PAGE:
We drove home beating the front by minutes – we walked in the door, switched on the lights and then the power went off and the winds came. We found out the next day that a massive tree had fallen over and blocked the road we had just driven only some 5 minutes earlier. It was a worse cyclone in many ways than Justin – Justin had had nice constant wind, this one came in strong gusts – as though the sky was trying to rip out the trees with short violent tugs. The way the boughs and branches were flying around I was truly worried about the thought of a tree coming through our bedroom windows. A tree did fall on the carport, but fortunately there was no damage to our car – only the fence.
No one died in Queensland from Steve, but it took roofs, and brought down masses of trees – the damage bill was around $100m.
One thing about cyclones is that due to the damage to vegetation, the Cairns council would tell people just to dump the branches etc on the footpath out the front of your home and the council would come and clear it up. Suspiciously after such times it seems quite a few people would decide to also do a bit of backyard maintenance that may not completely have had to do with the cyclone. If there was one perk from a cyclone, this was it – free green waste disposal.
And that was it for our cyclone experience (apart from the near misses and never cames)
In 2005 Cyclone Ingrid hit north of Cooktown, but in Cairns we didn’t feel it, so that doesn’t count.
Two months after we left Cairns, one hit that makes everyone realise just how complacent we can be about cyclones – Cyclone Larry. This was a Category 4 cyclone when it crossed near Innisfail, and it actually felt odd that I had missed it – I almost felt guilty that we were no longer there.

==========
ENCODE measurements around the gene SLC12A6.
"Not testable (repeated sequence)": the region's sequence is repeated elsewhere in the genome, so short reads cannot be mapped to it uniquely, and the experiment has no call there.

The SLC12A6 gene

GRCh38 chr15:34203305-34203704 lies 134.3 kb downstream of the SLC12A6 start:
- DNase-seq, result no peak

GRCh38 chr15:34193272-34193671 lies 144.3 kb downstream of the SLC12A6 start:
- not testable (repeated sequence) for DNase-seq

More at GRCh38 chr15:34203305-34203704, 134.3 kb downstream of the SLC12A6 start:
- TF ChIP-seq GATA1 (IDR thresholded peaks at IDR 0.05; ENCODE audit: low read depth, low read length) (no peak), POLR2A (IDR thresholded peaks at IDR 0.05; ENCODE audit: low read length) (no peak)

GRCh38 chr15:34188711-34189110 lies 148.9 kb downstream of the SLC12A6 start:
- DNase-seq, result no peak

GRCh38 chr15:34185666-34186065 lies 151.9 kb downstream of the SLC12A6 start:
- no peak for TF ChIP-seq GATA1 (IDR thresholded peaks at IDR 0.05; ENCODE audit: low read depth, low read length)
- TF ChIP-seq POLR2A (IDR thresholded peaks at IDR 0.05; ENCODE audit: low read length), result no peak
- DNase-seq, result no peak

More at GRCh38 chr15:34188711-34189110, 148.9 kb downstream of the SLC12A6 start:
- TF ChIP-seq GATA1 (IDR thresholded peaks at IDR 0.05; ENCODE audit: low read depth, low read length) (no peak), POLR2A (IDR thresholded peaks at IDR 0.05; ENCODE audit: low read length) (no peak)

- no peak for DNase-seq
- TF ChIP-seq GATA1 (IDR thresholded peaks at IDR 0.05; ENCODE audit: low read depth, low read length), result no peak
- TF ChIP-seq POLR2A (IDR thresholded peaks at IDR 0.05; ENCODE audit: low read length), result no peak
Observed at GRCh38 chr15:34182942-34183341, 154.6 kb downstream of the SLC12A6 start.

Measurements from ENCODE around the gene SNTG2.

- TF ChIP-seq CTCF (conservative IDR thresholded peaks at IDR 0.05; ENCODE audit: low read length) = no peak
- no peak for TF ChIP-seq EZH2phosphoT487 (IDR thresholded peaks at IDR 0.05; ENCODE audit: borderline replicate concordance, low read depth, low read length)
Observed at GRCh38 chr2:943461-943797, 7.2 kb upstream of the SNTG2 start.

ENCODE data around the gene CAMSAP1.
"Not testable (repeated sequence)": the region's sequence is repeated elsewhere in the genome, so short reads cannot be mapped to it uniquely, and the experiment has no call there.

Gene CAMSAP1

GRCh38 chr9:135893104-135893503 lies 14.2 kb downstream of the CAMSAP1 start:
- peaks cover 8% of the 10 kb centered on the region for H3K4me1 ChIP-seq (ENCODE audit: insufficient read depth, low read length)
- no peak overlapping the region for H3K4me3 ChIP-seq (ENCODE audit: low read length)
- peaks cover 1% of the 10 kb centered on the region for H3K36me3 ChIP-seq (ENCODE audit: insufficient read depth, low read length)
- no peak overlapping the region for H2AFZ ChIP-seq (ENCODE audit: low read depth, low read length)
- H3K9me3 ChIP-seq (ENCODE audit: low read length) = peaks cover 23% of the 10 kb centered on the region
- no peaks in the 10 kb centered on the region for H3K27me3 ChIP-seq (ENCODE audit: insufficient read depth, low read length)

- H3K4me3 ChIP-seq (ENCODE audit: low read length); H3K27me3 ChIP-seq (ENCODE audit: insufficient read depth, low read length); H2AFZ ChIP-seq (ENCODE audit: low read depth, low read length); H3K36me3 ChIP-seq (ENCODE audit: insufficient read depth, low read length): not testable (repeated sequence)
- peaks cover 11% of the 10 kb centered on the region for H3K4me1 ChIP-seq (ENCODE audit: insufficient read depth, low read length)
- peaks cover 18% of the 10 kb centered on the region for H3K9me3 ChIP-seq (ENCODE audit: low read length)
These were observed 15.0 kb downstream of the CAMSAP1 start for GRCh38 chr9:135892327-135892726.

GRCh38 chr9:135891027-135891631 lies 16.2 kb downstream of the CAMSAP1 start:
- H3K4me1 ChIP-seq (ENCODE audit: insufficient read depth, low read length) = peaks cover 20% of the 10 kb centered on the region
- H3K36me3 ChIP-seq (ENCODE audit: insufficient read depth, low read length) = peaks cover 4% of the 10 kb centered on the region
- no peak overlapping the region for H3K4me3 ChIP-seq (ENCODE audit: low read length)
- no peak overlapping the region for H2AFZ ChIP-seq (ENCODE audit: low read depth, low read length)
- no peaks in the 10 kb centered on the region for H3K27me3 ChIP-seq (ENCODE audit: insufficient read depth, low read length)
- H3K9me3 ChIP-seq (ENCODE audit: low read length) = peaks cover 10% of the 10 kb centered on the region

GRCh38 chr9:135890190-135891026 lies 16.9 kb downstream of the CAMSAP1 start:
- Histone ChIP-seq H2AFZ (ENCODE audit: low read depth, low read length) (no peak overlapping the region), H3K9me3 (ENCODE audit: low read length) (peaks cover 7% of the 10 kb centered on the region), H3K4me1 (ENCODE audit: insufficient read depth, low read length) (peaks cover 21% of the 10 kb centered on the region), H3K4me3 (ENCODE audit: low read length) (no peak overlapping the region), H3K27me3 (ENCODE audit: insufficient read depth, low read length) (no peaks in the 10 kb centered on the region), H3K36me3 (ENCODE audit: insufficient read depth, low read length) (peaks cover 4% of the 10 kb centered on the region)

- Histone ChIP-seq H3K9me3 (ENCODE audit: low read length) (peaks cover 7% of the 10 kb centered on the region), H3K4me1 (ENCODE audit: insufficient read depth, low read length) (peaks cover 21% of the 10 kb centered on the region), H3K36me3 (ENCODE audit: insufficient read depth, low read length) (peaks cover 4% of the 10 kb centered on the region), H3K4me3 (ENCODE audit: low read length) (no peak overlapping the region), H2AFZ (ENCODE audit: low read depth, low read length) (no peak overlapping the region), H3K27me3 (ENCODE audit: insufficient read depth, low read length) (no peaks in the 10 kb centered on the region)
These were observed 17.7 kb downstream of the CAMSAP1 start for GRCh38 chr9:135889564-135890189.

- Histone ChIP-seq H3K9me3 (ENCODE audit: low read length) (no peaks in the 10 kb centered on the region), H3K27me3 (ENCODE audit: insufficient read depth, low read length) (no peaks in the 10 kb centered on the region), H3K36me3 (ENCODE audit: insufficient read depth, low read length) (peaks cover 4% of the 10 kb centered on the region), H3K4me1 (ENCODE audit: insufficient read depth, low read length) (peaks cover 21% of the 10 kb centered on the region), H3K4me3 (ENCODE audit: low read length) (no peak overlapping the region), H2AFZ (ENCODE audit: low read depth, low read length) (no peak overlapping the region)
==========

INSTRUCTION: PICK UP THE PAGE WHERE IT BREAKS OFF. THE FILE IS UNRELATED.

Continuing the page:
Because of Larry, the worry about cyclones is now much more heightened than it was in those carefree times of the early 2000s when Cairns kept getting missed. But a quick squiz at the map of cyclones in North Queensland from 1906-2006 shows that it never is good to get too comfortable. The place is a magnet for the things.
Earlier this week it was Bowen’s turn to get hit – Cyclone Anthony came for a visit. It was a Category 2, and thankfully no one was greatly hurt, though there will be damages to vegetation and a few roofs.
And so we would all like to think that Queensland has caught a break - that a cyclone that could have been horrendously destructive came and went and hasn’t done much more than blow down some trees.
But no. No break has been caught, because coming via Fiji is Cyclone Yasi.
Have a look at the size of that thing.
Let’s compare it to Anthony:
Anthony is the little white patch on the QLD coast.
Yasi is the thing that looks the Earth equivalent of Jupiter’s red dot.
Now the good thing is just because it seems to stretch in diameter from Brisbane to Cairns doesn't mean both Brisbane and Cairns will be in a Cyclone – though it may mean that they’ll both get lots of wind and rain from the storm.
So do we need to worry about it? Where is it headed?
The answers – yes and anywhere from Cairns to Mackay, but Townsville is looking a good bet:
What is also looking like a good bet is that it will be a Category 4 – the same as Larry. Here’s how the Bureau of Meteorology describes Category 4:
4. Severe Tropical Cyclone
225 - 279 km/h
Very destructive winds
Significant roofing and structural damage. Many caravans destroyed and blown away. Dangerous airborne debris. Widespread power failures.
Now let me tell you, that is scary. Cyclone Larry, Cyclone Tracey scary.
You think – oh caravans are light, they wouldn’t take much to get destroyed. But then ponder “blown away”, and then ponder a caravan flying through the air and think how light it would seem then, especially it is was about to crash into the side of your own house.
After Yasi hits no doubt politics will come into play, and the costs and the flood levy and everything else will be debated – God help us Warren Truss will probably suggest it’s all a symptom of Labor wanting to pork barrel ALP seats.
But for now, I just say to those in the north – keep safe, and here’s hoping the worst thing you’ll need to do is clean up your backyard.